Railway car manufacturers won't talk safety despite concerns

Dozens of DOT-111 tankers parked on the railroad tracks. MAXIME LANDRY/QMI Agency

Dozens of DOT-111 tankers parked on the railroad tracks. MAXIME LANDRY/QMI Agency

Giuseppe Valiante, National Bureau

, Last Updated: 6:12 PM ET

OTTAWA — The manufacturing of railway oil tanker cars in North America is a closely guarded secret.

The five companies that control the market refused to talk to QMI Agency about how many cars they can make in one year and how much production would cost.

Despite the fact it's been almost a year since the derailment disaster at Lac-Megantic Que., there is still no concrete timeline to replace the dangerous and aging fleet of DOT-111 tankers that transport millions of litres of crude across the country every year.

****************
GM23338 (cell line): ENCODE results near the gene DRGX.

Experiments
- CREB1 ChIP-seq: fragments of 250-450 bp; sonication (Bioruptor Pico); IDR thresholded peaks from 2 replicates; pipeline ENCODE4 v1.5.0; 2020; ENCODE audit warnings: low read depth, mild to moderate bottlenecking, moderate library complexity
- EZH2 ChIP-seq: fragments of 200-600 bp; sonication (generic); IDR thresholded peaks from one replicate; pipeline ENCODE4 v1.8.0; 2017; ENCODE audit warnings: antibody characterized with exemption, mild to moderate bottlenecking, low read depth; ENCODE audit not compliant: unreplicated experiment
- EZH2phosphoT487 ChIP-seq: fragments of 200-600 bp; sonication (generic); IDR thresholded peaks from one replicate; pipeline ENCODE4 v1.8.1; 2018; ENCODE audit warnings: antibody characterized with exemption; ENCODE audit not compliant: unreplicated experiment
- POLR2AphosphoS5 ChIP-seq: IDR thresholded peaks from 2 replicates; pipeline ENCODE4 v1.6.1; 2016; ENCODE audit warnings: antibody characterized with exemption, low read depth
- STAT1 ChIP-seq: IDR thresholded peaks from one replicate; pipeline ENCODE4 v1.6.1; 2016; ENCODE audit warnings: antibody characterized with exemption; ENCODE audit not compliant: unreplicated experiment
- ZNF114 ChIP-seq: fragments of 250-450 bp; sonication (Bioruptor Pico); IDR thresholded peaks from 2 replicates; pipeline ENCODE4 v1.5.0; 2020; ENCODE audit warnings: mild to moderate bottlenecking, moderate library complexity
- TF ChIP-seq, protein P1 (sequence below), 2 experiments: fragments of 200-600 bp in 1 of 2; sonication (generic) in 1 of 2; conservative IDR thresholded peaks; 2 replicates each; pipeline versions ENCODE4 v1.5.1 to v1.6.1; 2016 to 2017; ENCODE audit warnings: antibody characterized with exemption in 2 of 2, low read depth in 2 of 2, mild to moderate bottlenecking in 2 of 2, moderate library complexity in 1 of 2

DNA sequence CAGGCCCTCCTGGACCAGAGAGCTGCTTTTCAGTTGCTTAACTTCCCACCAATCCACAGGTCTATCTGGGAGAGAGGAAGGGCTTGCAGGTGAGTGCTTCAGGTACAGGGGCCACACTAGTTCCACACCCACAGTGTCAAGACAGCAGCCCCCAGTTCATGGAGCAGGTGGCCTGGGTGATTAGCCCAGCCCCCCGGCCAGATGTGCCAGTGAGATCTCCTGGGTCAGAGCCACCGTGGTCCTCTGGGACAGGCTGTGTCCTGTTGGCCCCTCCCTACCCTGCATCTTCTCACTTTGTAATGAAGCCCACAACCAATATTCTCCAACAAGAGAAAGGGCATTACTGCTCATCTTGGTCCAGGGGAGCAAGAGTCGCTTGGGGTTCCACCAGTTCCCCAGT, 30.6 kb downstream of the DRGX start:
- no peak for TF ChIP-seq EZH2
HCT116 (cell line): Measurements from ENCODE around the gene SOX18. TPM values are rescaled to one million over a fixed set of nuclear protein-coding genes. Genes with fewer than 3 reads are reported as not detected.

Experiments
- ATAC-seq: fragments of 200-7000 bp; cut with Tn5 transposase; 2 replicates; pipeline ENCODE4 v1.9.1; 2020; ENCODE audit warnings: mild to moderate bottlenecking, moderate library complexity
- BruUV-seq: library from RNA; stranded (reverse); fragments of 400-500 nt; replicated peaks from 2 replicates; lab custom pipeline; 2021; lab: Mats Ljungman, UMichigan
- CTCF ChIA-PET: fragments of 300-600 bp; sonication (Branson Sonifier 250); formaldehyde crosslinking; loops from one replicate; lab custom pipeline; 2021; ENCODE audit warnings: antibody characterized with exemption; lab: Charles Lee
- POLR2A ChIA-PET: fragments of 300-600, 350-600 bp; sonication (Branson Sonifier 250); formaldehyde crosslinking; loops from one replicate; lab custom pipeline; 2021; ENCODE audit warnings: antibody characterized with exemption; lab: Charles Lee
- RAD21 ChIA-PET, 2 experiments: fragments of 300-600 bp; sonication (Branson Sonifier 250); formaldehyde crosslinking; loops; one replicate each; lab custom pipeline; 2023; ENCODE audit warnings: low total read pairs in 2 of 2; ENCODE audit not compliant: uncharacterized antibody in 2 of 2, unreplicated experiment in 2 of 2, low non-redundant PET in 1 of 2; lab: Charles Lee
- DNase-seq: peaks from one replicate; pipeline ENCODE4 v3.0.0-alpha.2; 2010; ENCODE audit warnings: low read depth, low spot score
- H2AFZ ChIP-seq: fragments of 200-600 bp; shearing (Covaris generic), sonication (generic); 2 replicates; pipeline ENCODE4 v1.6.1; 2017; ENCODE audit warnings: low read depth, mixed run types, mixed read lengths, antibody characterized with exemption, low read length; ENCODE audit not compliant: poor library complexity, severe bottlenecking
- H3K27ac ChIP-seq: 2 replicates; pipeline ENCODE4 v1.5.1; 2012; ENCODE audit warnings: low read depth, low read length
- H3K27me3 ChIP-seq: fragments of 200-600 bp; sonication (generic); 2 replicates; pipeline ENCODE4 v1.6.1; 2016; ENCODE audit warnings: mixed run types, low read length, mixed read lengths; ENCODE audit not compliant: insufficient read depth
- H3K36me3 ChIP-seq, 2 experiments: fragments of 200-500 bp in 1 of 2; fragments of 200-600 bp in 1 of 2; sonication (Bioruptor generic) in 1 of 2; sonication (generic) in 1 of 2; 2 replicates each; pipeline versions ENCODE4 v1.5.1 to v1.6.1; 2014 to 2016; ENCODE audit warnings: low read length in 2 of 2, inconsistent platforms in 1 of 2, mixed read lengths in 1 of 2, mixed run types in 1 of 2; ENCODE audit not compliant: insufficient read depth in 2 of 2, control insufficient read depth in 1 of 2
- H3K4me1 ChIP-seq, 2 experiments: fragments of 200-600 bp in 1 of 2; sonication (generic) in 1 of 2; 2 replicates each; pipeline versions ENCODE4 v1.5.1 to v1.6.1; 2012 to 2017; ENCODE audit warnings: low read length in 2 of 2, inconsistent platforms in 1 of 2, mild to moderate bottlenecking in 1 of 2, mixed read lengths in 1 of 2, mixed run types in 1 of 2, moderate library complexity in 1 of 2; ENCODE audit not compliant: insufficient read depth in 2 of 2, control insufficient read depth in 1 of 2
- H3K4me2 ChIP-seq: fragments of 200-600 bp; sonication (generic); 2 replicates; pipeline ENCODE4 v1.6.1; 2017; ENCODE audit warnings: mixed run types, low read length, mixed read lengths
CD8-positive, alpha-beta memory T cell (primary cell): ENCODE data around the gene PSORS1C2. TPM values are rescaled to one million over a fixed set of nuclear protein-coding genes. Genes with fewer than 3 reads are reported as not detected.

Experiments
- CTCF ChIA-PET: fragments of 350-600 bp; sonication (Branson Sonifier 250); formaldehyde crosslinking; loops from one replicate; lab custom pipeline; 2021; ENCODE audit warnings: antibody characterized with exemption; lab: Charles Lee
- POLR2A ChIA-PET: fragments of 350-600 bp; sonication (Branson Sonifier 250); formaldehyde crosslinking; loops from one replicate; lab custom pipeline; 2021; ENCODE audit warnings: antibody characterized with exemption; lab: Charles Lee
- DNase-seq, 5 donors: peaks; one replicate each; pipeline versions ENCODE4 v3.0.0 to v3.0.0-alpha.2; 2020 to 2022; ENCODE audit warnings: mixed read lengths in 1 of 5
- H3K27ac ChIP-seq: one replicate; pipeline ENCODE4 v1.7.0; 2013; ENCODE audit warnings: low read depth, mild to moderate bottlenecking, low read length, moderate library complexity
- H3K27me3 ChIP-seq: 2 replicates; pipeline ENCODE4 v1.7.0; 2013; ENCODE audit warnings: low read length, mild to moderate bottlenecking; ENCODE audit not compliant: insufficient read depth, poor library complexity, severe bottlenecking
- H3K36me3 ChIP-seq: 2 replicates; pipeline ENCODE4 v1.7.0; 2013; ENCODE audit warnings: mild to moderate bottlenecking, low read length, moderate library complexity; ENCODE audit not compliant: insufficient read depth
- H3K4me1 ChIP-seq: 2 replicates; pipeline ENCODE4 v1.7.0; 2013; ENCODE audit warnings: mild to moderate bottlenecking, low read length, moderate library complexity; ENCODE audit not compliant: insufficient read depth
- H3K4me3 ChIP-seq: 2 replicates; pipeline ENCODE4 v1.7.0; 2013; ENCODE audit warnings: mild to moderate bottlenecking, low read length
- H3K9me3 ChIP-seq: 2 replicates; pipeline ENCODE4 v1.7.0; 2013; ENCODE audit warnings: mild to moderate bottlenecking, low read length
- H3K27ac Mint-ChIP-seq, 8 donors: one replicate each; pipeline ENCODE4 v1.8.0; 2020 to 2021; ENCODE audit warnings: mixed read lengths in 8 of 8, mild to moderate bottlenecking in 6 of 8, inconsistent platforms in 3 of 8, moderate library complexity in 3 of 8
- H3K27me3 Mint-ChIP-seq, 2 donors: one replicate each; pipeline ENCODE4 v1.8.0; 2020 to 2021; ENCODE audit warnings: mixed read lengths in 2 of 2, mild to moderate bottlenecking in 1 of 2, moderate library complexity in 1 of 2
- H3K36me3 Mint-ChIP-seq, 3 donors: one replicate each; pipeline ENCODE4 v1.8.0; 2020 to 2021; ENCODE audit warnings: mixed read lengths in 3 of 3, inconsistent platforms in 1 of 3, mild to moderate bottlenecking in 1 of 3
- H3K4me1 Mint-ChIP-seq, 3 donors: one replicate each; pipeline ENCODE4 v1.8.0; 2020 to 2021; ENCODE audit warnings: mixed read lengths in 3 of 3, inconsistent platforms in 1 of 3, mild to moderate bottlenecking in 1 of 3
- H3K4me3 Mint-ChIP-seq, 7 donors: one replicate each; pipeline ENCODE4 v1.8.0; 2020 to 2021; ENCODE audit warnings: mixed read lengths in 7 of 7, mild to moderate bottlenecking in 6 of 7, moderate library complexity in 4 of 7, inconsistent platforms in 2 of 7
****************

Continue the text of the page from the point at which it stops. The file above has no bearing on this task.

The vast majority of DOT-111 tankers on North American railroads have been called ticking time bombs because they puncture and explode more easily than the DOT-111s made after 2011.

Thomas Simpson, president of the Washington D.C.-based Railway Supply Institute, said there are five companies that make more than 95% of the North American oil tanker fleet.


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